Peak oxygen uptake in Paralympic sitting sports: A systematic literature review, meta- and pooled-data analysis
Journal article, Peer reviewed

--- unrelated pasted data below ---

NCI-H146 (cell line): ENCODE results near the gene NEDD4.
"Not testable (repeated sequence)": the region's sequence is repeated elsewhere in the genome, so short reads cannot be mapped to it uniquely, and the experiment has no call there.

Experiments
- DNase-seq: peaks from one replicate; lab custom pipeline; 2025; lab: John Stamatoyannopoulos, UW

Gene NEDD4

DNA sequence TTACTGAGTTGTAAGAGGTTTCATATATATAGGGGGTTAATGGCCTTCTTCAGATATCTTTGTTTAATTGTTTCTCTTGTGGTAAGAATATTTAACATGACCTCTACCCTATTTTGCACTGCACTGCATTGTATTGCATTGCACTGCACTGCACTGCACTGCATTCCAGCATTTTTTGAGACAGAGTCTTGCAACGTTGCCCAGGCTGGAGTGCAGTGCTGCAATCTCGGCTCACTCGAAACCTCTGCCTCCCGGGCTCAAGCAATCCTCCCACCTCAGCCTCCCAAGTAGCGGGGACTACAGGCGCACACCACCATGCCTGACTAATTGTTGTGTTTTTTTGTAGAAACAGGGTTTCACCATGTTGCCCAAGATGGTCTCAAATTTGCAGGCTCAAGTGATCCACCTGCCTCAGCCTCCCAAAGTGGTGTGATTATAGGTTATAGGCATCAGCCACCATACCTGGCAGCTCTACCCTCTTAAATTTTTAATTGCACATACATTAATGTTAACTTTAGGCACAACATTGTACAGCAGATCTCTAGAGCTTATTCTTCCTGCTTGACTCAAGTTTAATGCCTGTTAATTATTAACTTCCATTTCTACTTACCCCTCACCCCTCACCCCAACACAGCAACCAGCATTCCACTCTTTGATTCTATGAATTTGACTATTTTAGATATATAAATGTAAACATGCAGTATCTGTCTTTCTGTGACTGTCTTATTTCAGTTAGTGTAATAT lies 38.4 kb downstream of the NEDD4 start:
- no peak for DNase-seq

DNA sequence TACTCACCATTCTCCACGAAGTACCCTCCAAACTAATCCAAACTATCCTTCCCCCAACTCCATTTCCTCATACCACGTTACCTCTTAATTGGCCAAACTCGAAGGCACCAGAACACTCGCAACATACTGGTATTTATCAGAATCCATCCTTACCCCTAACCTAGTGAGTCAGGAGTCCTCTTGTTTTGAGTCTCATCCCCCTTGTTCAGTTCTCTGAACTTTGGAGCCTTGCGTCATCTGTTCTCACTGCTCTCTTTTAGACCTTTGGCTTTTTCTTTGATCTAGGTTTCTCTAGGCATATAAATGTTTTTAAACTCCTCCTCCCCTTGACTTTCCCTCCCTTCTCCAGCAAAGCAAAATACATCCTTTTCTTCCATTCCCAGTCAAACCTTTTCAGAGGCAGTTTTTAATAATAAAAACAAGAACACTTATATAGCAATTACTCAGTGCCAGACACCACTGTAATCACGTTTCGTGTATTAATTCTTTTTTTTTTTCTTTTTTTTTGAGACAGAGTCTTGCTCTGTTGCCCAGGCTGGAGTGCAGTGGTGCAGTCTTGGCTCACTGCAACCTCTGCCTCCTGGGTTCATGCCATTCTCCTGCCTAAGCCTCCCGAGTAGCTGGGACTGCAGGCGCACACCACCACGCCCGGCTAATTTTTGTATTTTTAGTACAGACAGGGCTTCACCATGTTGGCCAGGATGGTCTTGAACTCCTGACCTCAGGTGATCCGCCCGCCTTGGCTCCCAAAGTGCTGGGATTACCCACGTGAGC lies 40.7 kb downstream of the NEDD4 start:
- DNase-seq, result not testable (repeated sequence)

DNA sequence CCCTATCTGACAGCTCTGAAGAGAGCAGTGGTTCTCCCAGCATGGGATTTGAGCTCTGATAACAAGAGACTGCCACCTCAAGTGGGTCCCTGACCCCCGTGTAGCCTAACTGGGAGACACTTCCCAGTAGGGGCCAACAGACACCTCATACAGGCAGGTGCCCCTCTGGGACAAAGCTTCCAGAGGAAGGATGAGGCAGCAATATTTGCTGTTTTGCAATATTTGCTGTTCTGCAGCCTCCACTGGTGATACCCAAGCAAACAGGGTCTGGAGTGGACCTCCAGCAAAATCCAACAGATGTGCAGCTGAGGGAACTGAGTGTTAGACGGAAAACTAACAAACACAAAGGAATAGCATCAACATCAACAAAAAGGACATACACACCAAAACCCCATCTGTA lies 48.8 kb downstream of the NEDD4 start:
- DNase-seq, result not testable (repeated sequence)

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Background Peak oxygen uptake (VO2peak) in Paralympic sitting sports athletes represents their maximal ability to deliver energy aerobically in an upper-body mode, with values being influenced by sex, disability-related physiological limitations, sport-specific demands, training status and how they are tested. Objectives To identify VO2peak values in Paralympic sitting sports, examine between-sports differences and within-sports variations in VO2peak and determine the influence of sex, age, body-mass, disability and test-mode on VO2peak. Design Systematic literature review and meta-analysis. Data sources PubMed, CINAHL, SPORTDiscusTM and EMBASE were systematically searched in October 2016 using relevant medical subject headings, keywords and a Boolean. Eligibility criteria Studies that assessed VO2peak values in sitting sports athletes with a disability in a laboratory setting were included. Data synthesis Data was extracted and pooled in the different sports disciplines, weighted by the Dersimonian and Laird random effects approach. Quality of the included studies was assessed with a modified version of the Downs and Black checklist by two independent reviewers. Meta-regression and pooled-data multiple regression analyses were performed to assess the influence of sex, age, body-mass, disability, test mode and study quality on VO2peak. Results Of 6542 retrieved articles, 57 studies reporting VO2peak values in 14 different sitting sports were included in this review. VO2peak values from 771 athletes were used in the data analysis, of which 30% participated in wheelchair basketball, 27% in wheelchair racing, 15% in wheelchair rugby and the remaining 28% in the 11 other disciplines. Fifty-six percent of the athletes had a spinal cord injury and 87% were men. Sports-discipline-averaged VO2peak values ranged from 2.9 L∙min-1 and 45.6 mL∙kg-1∙min-1 in Nordic sit skiing to 1.4 L∙min-1 and 17.3 mL∙kg-1∙min-1 in shooting and 1.3 L∙min-1 and 18.9 mL∙kg-1∙min-1 in wheelchair rugby. Large within-sports variation was found in sports with few included studies and corresponding low sample sizes. The meta-regression and pooled-data multiple regression analyses showed that being a man, having an amputation, not being tetraplegic, testing in a wheelchair ergometer and treadmill mode, were found to be favorable for high absolute and body-mass normalized VO2peak values. Furthermore, high body mass was favourable for high absolute VO2peak values and low body mass for high body-mass normalized VO2peak values. Conclusion The highest VO2peak values were found in Nordic sit skiing, an endurance sport with continuously high physical efforts, and the lowest values in shooting, a sport with low levels of displacement, and in wheelchair rugby where mainly athletes with tetraplegia compete. However, VO2peak values need to be interpreted carefully in sports-disciplines with few included studies and large within-sports variation. Future studies should include detailed information on training status, sex, age, test mode, as well as the type and extent of disability in order to more precisely evaluate the effect of these factors on VO2peak.